Nissan expects fuel economy to improve 1 to 2 mpg, thanks also in part to a reduction of about 100 pounds and improvements in the tuning of the continuously variable automatic transmission (CVT). Those efficiencies are balanced by a more potent engine. The 2021 Rogue comes with a 2.5-liter inline-4 rated at 181 horsepower and 181 pound-feet of torque, improvements of 11 hp and 6 lb-ft over the 2020 model. Front wheel drive is standard but most Rogues will come with all-wheel drive with five drive modes, adding off-road and snow to the standard, eco, and sport modes on front-drive Rogues.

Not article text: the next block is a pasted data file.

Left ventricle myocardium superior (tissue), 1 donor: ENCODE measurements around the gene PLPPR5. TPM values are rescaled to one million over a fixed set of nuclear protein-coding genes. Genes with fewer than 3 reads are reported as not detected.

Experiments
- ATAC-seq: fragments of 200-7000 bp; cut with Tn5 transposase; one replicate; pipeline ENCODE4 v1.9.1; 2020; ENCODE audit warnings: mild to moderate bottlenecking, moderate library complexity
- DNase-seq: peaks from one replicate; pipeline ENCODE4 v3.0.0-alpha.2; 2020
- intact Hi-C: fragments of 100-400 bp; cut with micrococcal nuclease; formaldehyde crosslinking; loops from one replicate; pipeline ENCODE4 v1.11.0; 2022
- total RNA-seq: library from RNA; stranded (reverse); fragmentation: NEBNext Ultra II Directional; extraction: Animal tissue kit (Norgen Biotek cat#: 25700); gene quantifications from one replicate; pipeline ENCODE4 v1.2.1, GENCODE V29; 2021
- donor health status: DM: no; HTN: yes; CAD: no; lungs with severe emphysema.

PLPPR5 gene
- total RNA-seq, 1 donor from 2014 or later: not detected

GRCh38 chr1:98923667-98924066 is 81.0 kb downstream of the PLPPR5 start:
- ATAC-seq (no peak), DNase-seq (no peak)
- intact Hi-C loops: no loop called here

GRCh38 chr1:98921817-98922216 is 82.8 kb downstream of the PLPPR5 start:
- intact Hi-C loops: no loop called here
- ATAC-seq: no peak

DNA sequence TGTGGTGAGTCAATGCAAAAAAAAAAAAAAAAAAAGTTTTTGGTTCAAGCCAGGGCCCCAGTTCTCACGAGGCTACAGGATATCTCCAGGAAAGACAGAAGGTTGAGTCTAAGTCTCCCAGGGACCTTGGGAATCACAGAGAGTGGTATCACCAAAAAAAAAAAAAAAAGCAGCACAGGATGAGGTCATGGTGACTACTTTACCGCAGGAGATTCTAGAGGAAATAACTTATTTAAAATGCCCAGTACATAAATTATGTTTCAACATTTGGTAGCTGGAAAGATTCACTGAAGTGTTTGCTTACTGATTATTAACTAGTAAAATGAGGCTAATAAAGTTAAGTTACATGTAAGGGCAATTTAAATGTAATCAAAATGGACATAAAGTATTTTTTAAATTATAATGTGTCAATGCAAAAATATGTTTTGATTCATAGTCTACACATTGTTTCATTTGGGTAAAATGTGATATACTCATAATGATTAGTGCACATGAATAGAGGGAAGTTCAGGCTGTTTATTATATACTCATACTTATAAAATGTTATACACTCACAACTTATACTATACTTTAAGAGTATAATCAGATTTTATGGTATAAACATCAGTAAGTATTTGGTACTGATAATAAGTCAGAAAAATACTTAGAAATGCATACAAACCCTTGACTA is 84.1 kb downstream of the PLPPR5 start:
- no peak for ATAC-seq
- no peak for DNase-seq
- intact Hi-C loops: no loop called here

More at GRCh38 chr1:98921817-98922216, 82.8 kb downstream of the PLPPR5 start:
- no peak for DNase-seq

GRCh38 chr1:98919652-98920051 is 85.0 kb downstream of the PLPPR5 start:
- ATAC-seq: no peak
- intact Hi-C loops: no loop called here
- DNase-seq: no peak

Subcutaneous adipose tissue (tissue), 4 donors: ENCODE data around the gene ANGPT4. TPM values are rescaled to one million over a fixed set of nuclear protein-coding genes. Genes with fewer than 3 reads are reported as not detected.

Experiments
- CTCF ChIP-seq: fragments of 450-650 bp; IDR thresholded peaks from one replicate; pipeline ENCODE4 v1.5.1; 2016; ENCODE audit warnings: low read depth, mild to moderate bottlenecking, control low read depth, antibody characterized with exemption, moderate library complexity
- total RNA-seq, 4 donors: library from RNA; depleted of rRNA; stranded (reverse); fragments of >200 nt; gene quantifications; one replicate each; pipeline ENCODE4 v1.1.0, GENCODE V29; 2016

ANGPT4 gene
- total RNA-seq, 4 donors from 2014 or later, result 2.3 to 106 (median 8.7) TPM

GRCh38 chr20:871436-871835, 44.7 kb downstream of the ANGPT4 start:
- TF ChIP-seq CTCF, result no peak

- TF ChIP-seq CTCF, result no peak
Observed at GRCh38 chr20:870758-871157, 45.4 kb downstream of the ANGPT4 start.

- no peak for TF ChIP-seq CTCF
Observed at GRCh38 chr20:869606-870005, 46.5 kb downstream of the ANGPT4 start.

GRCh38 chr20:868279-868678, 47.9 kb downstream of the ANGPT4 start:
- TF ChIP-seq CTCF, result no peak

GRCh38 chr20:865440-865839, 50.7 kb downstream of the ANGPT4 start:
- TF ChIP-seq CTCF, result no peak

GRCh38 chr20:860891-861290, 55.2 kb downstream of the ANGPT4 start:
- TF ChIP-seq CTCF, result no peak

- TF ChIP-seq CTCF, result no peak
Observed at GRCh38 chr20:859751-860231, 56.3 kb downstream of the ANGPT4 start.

Nissan says the new platform and chassis underpinning the 2021 Rogue will lead to a big difference in both handling and a quieter ride inside the cabin. Rigid mounts in the front suspension complement a stiffer rear body with an independent rear suspension that promises to soak up road imperfections while cruising and sharpen the Rogue’s handling..

We’ll report back once we get behind the wheel of the Rogue. 

Comfort, safety, and features

Whatever tricks exist behind the wheel might pale in comparison to how Nissan has made the 2021 Rogue smaller yet roomier. It's 1.5 inches shorter and .2 inches lower than the outgoing model, yet cargo volume with the rear seats folded forward increases 4.1 cubic feet to 74.1 cubes total over the 2020 model. It’s the same 39.3 cubic feet behind the second row.